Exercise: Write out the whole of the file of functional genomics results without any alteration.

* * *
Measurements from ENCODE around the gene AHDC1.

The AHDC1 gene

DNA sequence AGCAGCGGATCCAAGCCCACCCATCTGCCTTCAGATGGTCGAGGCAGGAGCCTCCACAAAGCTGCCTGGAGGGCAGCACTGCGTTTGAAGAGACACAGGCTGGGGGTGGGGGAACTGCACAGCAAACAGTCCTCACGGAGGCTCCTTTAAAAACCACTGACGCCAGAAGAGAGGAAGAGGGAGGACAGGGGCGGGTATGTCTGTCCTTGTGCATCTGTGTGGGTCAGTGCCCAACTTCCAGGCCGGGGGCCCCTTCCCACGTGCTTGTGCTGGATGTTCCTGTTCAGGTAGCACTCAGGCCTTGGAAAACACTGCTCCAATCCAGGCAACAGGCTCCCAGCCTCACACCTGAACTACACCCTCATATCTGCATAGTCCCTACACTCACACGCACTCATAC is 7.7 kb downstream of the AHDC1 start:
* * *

Measurements from ENCODE around the gene AHDC1.

The AHDC1 gene

DNA sequence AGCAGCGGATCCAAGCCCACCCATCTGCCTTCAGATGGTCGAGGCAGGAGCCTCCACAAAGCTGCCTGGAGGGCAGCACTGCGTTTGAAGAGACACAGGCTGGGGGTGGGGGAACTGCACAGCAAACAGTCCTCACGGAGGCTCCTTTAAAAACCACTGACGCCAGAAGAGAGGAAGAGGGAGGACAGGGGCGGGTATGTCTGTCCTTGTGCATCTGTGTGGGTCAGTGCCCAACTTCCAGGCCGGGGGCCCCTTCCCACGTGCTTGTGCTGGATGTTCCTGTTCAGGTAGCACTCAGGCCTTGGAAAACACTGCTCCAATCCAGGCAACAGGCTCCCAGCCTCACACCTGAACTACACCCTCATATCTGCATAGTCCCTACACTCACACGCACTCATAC is 7.7 kb downstream of the AHDC1 start: